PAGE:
Pivotal + VMware: Transforming how more of the world builds software

From automobiles to IT, the zero-sum industry is vanishing

Last week Ford Motor Co. announced it’s investing $500 million in an automotive startup called Rivian. The move might not be so notable if Rivian was simply producing a white-label electric-vehicle chassis (which it does, and which Ford plans to use), but Rivian is also gearing up to sell its own electric pickup truck and SUV models. On the surface, Ford is investing in an upstart competitor; in reality, Ford is investing to remain an industry leader in a future that’s coming whether it likes it or not.

If you haven’t read the details of this partnership, here are a couple of takes that together paint a nice picture of the situation:

The future is not just about building smarter, more-connected cars—which Ford is already doing, including in partnership with Amazon around in-car delivery and Alexa capabilities—it’s also about technological advances and lowered barriers to entry (Rivian, for example, operates out of a plant previously built by Mitsubishi) that blur longstanding competitive lines. This is why we see Ford partnering with companies such as Rivian and Volkswagen, and other automakers doing things such as building open manufacturing platforms and working with network specialists on edge-computing standards. It’s increasingly unlikely that any one company, or a small handful of companies, can master every aspect of what will be necessary to build and sell cars in a world where technology and, along with it, consumer demand move lightning fast.

But it’s not just the automotive industry where we’re seeing technology change the nature of competition. We also see it happening via open source software in the movie and television industries, and via companies like McDonald’s acquiring software vendors that also serve other retailers.

Of course, this has been the story in enterprise software for some time now. What began with industry collaboration on open source projects has expanded into cloud, where software-as-a-service specialists are better served by working together than they are by trying to encroach too heavily into each others’ spaces. This is certainly the model for platform providers like Pivotal, which have long realized the benefits of partnering with systems integrators and complementary software companies, and—despite their overshadowing size—is even true of public cloud providers.

Some companies will always take the high-risk, high-reward path of going it alone, but customer loyalty only goes so far when new options and new features are coming online by the day. It certainly seems a lot smarter to acknowledge that you’re going to have to share that pie, while focusing energy on the areas where your company can set itself apart to ensure you still get the biggest slice possible.

The cloud only gets bigger

Slack renegotiated its deal with Amazon Web Services in 2018 and will spend at least $212M more through 2023 (GeekWire): Another day, another huge cloud contract.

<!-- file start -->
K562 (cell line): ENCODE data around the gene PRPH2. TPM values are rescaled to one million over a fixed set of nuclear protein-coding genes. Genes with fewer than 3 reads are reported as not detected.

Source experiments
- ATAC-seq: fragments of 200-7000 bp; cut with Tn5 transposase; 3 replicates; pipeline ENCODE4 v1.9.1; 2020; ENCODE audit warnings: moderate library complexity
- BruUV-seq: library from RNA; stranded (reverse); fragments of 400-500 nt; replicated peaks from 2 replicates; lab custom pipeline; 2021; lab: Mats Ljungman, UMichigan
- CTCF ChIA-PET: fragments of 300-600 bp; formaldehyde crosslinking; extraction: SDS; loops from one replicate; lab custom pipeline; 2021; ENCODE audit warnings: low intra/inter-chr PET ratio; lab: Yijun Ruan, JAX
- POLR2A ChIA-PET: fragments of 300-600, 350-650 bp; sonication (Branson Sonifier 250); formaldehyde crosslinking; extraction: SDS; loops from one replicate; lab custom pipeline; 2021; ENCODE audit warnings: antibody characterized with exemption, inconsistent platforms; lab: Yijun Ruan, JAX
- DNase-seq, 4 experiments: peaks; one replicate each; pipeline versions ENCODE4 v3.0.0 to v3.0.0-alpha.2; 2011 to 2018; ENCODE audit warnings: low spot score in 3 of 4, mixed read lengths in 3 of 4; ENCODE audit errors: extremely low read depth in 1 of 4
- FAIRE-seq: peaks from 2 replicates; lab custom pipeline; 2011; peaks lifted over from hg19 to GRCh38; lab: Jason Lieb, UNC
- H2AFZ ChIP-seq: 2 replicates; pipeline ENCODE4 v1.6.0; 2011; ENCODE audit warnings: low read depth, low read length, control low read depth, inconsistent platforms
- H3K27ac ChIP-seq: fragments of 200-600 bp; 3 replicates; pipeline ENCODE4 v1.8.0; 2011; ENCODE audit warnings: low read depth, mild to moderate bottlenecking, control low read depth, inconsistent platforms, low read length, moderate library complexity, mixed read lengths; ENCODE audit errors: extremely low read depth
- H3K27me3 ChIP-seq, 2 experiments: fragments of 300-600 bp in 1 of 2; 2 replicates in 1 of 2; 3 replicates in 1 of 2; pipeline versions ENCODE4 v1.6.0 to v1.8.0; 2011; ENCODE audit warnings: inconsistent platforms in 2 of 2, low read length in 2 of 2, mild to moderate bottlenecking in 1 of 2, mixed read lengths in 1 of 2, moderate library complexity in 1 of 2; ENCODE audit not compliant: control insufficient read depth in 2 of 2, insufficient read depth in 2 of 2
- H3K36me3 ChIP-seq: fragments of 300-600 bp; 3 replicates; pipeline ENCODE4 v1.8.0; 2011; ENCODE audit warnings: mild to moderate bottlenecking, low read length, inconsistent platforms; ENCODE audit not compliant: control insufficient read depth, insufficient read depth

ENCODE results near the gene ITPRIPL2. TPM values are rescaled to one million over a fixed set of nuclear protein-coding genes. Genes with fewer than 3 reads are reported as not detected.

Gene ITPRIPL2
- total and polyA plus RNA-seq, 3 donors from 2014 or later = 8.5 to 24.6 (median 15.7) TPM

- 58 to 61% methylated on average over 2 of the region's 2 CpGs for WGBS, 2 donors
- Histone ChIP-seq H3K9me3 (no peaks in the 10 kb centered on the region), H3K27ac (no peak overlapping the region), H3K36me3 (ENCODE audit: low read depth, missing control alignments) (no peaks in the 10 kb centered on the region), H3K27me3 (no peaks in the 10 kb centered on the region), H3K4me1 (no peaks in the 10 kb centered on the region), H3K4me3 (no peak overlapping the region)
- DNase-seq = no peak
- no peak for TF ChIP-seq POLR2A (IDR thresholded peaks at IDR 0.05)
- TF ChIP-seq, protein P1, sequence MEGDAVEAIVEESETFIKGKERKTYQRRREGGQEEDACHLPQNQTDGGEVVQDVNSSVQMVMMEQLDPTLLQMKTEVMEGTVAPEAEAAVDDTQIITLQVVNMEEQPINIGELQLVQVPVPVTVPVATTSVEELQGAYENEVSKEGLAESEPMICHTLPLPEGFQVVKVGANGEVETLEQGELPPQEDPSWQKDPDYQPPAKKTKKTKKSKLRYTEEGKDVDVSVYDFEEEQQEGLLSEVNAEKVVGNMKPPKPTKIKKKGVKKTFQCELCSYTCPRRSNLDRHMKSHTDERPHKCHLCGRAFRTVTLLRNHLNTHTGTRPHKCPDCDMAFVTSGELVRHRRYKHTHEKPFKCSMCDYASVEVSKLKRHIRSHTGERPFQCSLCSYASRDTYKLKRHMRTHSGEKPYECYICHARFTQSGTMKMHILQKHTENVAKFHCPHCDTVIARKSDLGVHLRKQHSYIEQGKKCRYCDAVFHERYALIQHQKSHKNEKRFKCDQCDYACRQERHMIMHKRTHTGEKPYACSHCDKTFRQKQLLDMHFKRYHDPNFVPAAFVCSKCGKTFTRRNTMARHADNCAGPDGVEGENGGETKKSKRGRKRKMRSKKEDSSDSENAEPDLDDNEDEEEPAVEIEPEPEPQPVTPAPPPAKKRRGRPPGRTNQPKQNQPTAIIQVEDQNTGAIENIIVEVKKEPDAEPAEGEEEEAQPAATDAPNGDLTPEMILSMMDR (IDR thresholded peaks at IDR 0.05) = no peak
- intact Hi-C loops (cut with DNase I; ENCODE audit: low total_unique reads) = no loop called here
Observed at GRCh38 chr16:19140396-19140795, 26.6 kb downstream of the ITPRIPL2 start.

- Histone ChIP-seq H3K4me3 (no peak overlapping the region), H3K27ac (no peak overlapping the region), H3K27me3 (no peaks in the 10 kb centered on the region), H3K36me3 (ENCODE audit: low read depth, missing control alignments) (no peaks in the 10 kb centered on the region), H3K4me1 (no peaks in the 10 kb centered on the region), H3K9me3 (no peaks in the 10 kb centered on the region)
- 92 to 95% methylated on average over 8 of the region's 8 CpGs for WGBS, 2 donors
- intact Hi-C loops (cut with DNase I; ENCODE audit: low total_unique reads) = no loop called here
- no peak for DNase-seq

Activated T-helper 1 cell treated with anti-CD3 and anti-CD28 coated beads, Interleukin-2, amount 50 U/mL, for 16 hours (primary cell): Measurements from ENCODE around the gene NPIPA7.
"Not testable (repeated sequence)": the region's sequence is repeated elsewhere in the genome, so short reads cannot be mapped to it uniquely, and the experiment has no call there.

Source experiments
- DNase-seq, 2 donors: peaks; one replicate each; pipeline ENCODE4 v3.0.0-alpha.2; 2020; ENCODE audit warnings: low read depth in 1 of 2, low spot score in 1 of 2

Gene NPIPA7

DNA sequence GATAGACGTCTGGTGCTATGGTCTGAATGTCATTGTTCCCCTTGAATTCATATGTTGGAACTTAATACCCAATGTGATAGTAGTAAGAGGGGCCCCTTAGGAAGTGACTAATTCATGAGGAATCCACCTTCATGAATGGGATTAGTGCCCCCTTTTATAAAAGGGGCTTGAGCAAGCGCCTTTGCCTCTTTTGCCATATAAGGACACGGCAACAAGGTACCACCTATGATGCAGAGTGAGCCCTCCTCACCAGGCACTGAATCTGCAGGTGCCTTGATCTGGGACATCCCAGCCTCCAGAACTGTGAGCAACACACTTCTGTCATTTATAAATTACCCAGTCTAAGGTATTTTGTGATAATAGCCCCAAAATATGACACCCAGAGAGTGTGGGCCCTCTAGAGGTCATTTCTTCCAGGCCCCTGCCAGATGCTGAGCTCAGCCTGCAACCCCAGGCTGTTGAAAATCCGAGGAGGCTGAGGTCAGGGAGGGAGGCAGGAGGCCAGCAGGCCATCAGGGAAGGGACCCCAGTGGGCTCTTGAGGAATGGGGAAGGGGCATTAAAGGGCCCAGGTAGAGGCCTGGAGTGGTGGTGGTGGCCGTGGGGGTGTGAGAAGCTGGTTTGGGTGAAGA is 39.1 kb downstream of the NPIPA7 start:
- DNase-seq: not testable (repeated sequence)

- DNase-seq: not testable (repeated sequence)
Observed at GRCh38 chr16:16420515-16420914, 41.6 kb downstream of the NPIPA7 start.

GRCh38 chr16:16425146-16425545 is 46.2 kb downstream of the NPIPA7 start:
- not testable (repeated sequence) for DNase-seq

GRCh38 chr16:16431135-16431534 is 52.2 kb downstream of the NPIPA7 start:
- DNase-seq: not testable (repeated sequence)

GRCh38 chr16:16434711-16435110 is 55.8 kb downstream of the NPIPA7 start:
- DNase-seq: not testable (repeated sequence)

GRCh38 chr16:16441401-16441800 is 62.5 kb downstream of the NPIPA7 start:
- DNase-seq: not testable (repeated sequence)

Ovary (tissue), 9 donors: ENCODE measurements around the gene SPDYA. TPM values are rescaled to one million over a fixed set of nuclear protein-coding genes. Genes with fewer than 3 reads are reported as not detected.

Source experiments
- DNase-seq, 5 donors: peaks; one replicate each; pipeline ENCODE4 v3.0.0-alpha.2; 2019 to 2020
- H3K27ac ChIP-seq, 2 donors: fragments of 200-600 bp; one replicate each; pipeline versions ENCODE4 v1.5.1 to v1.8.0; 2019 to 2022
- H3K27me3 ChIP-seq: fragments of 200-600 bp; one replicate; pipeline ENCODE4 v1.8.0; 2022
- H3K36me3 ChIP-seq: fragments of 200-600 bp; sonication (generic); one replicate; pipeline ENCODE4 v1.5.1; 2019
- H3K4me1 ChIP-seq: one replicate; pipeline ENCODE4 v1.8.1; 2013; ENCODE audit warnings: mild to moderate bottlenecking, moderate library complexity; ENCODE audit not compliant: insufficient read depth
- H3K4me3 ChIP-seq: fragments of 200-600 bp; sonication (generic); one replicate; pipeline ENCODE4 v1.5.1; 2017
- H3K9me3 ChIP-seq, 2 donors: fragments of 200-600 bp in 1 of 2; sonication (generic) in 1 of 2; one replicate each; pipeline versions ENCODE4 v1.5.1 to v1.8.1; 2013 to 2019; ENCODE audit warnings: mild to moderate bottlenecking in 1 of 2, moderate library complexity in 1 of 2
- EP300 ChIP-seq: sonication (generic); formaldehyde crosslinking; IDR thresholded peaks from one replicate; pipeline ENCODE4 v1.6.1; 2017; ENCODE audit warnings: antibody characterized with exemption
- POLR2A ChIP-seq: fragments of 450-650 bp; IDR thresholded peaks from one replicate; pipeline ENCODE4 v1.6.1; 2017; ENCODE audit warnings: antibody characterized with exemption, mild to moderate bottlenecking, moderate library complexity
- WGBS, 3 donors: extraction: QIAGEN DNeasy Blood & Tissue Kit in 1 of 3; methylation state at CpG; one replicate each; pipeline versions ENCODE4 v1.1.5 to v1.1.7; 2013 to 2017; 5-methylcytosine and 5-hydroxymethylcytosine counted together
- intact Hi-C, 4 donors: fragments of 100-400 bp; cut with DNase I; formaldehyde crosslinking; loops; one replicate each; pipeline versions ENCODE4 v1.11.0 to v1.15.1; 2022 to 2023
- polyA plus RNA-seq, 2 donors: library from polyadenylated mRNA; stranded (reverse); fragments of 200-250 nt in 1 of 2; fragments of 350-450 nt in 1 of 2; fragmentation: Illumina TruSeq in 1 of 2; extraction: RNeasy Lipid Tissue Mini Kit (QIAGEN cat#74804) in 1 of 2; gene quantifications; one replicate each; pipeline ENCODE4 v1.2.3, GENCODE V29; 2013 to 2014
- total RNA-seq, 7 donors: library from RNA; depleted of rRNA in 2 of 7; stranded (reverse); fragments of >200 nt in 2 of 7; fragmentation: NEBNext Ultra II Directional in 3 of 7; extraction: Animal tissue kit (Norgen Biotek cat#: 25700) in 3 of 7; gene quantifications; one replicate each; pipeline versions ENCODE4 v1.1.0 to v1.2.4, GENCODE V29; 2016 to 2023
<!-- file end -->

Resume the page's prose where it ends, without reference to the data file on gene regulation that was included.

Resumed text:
Microsoft and VMware unveil new cloud service that lets VMware customers run their apps on Azure (GeekWire): Rumors of VMware’s death have been greatly exaggerated, although IaaS certainly has changed industry dynamics.

Successful AI is prudent AI

Enterprise AI: Diving into machine learning (CIO): This is a good intro to some terms and techniques you’ll come across when getting serious about AI.

CIOs remain cautious on AI experiments and investments (CIO): Wise organizations will identify opportunities and choose the best tool for addressing them, AI or not.

How data management helps companies deploy AI (Wall Street Journal): This is a vendor-driven article, but the gist holds true: There’s no AI without data-management religion.

Henderson using artificial intelligence to reduce car crashes (Las Vegas Review Journal): Henderson is a suburb of Las Vegas, and this is a prudent approach to using AI (powered by existing sensors, cameras, etc.) to solve a legitimate problem.

AI yields benefits for rail operators (Wall Street Journal): Predictive maintenance for the win again, this time on both locomotives and railroad ties.

Lessons in cybersecurity

Ransomware: The key lesson Maersk learned from the NotPetya attack (ZDNet): You need to know enough about your IT and applications to protect and recover, in that order.

What Kubernetes does and doesn’t do for security (CNCF): Importantly, it doesn’t protect against insecure containers or hosts.

Cyber crime cost organizations $2.7 billion in 2018 (Federal Computer Week): This according to the FBI, although that number actually seems low.

Digital transformation takes many forms

MGM taps Silicon Valley star to helm digital transformation (Vegas Inc): The casino empire’s new head of growth was previously chief digital officer at Volvo and McDonald’s.

Walmart experiments with AI to monitor stores in real time (Associated Press): Perhaps it will find the right balance among automation, privacy and the human experience.

Coursera raises $103 million to prepare online learners for the ‘fourth industrial revolution’ (VentureBeat): It’s actually a great tool to upskill employees and executives, alike.

Liberty Mutual Insurance joins MIT’s quest for intelligence (MIT News): Investing $25 million in collaboration with MIT is probably easier and more effective than trying to do it all in-house.


How companies adopt and apply cloud native infrastructure (O’Reilly) 

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IT Score for CIOs (Gartner; subscription required) 

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